Gary McKinnon was charged by the U.S. with the “biggest military computer hack of all time” in 2001 and 2002 after looking for information about UFOs and extraterrestrials in NASA and Pentagon computers. He fought extradition to the U.S. in a ten-year legal battle. And McKinnon won that battle in October 2012 when British Home Secretary Theresa May announced that the UK would not extradite him.
UK officials decided in December 2012 that McKinnon would not be investigated or charged in the UK. But he is still wanted in the U.S. to face the charges against him. But that could soon change if the U.S. heeds the advice of military consultant John Arquilla.
According to the Guardian, Arquilla, a professor of defense analysis at the US Naval Postgraduate School, has suggested that President Obama should pardon McKinnon. Arquilla believes pardoning McKinnon would be a gesture that could improve relations between hackers and the government, which would make it easier for the government to attract hackers to government jobs.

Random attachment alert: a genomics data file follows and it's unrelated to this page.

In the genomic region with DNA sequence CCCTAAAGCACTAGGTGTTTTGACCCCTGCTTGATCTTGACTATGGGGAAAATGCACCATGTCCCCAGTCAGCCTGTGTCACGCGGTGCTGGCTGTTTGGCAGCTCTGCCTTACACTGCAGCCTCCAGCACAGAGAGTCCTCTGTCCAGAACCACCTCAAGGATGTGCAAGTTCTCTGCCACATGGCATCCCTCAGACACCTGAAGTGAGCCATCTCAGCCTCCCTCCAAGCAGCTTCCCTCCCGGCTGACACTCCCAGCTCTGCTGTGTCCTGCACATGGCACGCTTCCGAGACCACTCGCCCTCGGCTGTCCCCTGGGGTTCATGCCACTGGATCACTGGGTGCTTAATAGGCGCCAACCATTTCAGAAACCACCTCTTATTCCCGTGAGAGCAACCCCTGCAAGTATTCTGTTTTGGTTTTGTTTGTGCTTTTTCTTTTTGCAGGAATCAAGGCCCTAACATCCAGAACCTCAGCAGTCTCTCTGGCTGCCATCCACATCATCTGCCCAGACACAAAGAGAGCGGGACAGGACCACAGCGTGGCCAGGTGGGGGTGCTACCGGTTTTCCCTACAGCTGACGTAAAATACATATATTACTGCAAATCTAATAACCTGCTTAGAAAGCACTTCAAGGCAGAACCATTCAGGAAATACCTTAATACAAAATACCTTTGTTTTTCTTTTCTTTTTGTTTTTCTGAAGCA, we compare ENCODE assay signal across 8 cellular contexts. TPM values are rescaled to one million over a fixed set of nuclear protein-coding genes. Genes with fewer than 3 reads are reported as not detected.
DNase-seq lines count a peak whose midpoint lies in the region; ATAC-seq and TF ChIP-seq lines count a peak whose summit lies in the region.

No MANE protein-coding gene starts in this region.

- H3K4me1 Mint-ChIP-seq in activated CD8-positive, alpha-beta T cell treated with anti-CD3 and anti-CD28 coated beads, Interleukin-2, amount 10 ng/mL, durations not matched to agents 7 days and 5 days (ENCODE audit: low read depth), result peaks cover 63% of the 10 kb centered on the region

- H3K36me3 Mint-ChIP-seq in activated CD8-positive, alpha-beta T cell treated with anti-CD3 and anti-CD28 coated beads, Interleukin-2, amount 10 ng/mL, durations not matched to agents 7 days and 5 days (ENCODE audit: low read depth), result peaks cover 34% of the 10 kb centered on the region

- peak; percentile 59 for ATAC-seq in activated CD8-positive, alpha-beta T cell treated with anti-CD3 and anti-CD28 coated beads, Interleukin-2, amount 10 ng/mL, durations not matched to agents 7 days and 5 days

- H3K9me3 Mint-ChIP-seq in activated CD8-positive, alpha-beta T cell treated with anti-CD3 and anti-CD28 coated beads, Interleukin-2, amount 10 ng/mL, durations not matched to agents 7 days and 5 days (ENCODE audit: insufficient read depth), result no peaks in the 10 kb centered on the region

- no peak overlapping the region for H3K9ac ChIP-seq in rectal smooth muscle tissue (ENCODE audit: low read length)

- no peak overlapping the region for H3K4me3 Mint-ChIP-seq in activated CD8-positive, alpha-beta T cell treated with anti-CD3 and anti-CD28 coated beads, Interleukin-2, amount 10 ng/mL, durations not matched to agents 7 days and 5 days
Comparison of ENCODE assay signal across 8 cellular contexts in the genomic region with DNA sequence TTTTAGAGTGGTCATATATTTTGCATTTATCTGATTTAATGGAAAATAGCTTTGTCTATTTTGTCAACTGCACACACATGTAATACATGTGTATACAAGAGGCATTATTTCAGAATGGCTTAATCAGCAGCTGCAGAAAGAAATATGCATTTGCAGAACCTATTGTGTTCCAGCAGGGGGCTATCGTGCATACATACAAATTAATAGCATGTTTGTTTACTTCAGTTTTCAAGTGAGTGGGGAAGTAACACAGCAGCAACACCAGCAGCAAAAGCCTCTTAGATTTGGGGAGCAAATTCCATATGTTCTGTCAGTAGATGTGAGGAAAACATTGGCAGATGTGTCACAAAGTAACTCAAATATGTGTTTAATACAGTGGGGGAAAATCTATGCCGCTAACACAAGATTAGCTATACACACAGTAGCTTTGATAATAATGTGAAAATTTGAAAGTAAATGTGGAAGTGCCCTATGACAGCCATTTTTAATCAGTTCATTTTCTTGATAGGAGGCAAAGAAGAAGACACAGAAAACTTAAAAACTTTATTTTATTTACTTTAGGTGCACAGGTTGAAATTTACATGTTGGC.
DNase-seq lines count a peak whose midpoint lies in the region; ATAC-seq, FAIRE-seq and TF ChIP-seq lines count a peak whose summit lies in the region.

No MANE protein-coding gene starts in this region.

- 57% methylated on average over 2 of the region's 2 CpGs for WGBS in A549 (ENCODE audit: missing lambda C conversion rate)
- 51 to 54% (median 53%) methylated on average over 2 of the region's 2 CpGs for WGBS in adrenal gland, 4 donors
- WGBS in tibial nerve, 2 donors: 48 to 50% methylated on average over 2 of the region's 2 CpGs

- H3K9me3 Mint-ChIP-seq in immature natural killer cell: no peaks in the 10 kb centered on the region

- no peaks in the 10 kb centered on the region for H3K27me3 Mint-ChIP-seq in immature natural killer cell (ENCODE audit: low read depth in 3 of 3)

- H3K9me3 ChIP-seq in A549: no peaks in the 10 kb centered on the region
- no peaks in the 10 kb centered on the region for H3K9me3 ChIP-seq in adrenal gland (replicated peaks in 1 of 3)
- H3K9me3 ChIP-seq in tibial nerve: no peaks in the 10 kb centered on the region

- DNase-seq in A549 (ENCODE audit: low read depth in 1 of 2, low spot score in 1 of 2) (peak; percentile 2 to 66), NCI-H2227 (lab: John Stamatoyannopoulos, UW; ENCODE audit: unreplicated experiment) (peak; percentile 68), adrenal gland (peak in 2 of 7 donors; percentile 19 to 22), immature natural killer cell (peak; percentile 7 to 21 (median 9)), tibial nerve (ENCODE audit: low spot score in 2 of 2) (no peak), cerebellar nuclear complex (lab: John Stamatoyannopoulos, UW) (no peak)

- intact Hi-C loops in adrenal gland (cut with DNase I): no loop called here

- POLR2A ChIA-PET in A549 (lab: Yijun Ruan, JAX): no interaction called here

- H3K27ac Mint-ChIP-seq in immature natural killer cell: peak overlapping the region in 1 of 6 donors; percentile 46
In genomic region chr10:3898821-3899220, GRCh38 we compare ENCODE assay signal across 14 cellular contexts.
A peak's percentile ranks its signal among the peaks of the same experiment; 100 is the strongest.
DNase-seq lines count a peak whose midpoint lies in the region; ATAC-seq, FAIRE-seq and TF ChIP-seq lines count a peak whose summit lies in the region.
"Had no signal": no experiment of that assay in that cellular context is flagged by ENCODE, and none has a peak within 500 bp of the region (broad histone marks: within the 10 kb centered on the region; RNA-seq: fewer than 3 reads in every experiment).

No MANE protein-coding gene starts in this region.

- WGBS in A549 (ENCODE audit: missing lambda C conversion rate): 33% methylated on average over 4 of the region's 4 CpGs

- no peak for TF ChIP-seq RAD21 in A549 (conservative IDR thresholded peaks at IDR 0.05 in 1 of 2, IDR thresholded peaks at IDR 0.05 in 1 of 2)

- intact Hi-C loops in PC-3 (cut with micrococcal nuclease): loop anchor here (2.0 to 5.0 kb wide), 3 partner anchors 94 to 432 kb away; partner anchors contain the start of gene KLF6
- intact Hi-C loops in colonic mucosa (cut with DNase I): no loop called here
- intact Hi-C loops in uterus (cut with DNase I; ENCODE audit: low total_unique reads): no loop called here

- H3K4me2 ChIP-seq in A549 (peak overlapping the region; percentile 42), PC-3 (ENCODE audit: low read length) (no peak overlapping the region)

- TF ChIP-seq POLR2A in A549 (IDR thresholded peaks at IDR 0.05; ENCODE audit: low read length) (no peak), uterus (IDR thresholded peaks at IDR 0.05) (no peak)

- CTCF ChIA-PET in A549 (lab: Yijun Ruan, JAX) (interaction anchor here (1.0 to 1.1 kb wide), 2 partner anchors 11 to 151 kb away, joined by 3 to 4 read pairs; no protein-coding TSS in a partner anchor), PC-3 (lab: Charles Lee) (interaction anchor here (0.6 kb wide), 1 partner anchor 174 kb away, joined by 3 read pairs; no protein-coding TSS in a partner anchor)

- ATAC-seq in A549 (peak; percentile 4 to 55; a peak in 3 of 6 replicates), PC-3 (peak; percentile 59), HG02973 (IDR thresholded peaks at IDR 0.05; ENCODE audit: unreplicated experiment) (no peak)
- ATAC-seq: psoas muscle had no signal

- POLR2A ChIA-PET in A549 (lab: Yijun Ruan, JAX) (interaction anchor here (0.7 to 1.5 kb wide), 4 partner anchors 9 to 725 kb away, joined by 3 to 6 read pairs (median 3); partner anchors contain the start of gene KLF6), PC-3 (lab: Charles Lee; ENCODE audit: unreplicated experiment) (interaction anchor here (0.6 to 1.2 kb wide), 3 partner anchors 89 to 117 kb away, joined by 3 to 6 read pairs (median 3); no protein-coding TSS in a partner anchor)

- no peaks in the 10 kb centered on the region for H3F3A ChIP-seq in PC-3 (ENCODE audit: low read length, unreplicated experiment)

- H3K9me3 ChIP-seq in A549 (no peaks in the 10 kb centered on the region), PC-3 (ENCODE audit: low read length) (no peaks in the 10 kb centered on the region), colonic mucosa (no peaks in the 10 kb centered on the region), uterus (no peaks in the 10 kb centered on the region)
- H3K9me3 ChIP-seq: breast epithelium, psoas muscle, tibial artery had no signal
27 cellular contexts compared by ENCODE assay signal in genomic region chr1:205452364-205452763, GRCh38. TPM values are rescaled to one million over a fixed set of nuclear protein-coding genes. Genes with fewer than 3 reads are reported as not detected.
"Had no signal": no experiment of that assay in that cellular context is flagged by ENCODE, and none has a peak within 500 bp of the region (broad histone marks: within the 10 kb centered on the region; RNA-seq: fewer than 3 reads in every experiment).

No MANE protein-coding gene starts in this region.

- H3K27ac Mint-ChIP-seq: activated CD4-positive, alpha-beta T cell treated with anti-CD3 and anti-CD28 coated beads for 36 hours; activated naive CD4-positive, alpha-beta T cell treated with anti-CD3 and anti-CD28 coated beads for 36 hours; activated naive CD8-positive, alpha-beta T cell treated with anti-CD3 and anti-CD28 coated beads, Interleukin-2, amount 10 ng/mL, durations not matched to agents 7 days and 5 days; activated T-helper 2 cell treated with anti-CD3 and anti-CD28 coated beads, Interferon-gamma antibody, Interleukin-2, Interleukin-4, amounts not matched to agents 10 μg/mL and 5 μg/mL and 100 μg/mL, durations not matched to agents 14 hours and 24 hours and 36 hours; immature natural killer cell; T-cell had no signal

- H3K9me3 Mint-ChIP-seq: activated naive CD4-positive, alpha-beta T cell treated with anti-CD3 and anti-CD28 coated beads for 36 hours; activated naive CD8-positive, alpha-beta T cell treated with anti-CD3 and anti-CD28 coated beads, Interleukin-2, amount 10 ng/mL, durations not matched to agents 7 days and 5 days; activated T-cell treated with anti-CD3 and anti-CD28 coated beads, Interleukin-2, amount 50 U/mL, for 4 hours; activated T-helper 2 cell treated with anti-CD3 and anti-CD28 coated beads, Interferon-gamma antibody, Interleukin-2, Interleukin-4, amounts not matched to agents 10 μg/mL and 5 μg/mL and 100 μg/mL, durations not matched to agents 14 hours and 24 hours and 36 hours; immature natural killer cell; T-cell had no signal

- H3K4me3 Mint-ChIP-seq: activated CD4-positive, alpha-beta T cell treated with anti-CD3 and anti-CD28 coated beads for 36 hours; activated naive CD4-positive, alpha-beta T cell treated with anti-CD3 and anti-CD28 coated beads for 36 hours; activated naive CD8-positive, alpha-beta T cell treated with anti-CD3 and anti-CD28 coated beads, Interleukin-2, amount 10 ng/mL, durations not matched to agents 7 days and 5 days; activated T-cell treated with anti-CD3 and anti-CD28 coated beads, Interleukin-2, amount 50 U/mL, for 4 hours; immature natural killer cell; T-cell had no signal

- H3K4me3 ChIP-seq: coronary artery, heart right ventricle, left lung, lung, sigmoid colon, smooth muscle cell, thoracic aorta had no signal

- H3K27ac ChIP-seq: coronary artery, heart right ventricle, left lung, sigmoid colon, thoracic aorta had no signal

Arquilla recently wrote, “If the notion of trying to attract master hackers to our cause is ever to take hold, this might be just the right case in which President Obama should consider using his power to pardon.”
As the Guardian points out, Arquilla coined the term “cyberwarfare,” and has advised the Obama administration on it. He told the Guardian last July that “the US should recruit rather than prosecute top hackers in the same way it enlisted German rocket scientists after the second world war.”
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